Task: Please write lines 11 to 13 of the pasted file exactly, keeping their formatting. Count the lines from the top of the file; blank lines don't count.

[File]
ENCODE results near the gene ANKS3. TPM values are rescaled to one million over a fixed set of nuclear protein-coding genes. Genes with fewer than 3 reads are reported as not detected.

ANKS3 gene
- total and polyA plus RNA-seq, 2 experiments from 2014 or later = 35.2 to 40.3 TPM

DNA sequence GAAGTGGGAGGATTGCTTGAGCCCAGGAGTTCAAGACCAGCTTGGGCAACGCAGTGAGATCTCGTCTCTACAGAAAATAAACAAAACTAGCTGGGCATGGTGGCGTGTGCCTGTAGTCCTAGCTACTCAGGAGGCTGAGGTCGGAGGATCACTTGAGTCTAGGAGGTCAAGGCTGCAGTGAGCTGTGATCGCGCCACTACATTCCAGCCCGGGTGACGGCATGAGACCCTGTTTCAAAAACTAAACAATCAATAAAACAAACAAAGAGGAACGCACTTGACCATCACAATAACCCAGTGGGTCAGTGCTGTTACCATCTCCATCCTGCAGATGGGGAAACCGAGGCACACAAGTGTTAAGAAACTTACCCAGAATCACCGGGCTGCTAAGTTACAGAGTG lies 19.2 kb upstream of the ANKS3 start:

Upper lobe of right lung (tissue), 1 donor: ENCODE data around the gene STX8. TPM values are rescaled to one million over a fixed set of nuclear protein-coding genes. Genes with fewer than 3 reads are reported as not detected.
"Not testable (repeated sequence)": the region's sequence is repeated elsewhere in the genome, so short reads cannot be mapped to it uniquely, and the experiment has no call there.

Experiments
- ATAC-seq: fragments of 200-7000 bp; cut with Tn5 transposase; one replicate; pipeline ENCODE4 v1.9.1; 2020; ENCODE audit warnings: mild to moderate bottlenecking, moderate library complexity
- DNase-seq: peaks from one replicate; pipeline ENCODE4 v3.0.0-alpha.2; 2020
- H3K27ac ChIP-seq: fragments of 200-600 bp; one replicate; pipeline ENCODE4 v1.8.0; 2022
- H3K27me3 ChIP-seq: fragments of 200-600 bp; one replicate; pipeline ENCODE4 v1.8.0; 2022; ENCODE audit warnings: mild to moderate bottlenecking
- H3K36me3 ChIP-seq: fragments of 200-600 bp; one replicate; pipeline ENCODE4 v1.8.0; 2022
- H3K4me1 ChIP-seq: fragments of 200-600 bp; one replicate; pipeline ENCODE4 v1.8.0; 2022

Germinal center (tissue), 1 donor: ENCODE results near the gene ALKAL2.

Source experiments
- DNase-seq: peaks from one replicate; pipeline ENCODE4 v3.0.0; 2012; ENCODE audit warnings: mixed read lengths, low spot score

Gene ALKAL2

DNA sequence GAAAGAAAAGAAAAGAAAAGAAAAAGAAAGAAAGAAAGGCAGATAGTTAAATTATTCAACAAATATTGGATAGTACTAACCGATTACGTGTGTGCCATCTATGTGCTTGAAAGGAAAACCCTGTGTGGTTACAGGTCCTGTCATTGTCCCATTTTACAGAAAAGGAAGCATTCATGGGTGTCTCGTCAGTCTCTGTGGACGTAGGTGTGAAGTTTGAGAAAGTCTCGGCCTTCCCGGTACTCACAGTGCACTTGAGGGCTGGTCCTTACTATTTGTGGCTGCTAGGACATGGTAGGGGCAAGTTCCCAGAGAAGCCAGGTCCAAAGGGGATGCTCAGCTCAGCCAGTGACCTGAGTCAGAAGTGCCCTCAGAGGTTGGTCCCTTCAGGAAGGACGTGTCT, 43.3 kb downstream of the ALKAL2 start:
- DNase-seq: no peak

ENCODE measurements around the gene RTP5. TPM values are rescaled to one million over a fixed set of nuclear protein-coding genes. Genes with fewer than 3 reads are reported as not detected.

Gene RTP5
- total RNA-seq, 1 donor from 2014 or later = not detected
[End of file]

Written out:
- H3K27me3 ChIP-seq: fragments of 200-600 bp; one replicate; pipeline ENCODE4 v1.8.0; 2022; ENCODE audit warnings: mild to moderate bottlenecking
- H3K36me3 ChIP-seq: fragments of 200-600 bp; one replicate; pipeline ENCODE4 v1.8.0; 2022
- H3K4me1 ChIP-seq: fragments of 200-600 bp; one replicate; pipeline ENCODE4 v1.8.0; 2022